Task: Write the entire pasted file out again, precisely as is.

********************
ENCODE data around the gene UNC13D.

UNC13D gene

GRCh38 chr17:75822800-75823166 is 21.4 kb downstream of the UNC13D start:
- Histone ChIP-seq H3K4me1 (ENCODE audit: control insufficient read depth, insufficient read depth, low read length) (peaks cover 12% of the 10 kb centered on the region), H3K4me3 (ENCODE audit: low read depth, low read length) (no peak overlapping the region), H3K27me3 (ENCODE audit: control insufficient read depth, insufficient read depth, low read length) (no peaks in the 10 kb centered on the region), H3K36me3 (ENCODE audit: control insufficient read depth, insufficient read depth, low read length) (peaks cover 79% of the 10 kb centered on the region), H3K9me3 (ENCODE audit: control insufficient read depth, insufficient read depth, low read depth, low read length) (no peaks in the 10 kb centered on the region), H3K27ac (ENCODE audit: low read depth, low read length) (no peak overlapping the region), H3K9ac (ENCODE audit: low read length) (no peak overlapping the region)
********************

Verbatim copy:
ENCODE data around the gene UNC13D.

UNC13D gene

GRCh38 chr17:75822800-75823166 is 21.4 kb downstream of the UNC13D start:
- Histone ChIP-seq H3K4me1 (ENCODE audit: control insufficient read depth, insufficient read depth, low read length) (peaks cover 12% of the 10 kb centered on the region), H3K4me3 (ENCODE audit: low read depth, low read length) (no peak overlapping the region), H3K27me3 (ENCODE audit: control insufficient read depth, insufficient read depth, low read length) (no peaks in the 10 kb centered on the region), H3K36me3 (ENCODE audit: control insufficient read depth, insufficient read depth, low read length) (peaks cover 79% of the 10 kb centered on the region), H3K9me3 (ENCODE audit: control insufficient read depth, insufficient read depth, low read depth, low read length) (no peaks in the 10 kb centered on the region), H3K27ac (ENCODE audit: low read depth, low read length) (no peak overlapping the region), H3K9ac (ENCODE audit: low read length) (no peak overlapping the region)